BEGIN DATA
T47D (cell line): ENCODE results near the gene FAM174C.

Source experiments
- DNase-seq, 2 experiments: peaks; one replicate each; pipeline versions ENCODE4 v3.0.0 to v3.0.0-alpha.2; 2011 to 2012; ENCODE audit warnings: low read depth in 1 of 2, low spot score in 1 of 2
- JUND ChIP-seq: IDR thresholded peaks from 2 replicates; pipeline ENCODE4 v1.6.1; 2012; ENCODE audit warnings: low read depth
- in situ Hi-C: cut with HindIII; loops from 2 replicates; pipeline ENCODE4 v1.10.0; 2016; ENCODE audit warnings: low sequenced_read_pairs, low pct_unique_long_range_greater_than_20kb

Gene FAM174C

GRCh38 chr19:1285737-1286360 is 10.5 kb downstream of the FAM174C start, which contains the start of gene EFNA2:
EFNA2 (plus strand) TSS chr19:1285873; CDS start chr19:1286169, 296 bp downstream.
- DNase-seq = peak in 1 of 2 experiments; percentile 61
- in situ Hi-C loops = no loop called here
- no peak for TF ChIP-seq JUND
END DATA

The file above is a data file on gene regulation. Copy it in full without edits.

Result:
T47D (cell line): ENCODE results near the gene FAM174C.

Source experiments
- DNase-seq, 2 experiments: peaks; one replicate each; pipeline versions ENCODE4 v3.0.0 to v3.0.0-alpha.2; 2011 to 2012; ENCODE audit warnings: low read depth in 1 of 2, low spot score in 1 of 2
- JUND ChIP-seq: IDR thresholded peaks from 2 replicates; pipeline ENCODE4 v1.6.1; 2012; ENCODE audit warnings: low read depth
- in situ Hi-C: cut with HindIII; loops from 2 replicates; pipeline ENCODE4 v1.10.0; 2016; ENCODE audit warnings: low sequenced_read_pairs, low pct_unique_long_range_greater_than_20kb

Gene FAM174C

GRCh38 chr19:1285737-1286360 is 10.5 kb downstream of the FAM174C start, which contains the start of gene EFNA2:
EFNA2 (plus strand) TSS chr19:1285873; CDS start chr19:1286169, 296 bp downstream.
- DNase-seq = peak in 1 of 2 experiments; percentile 61
- in situ Hi-C loops = no loop called here
- no peak for TF ChIP-seq JUND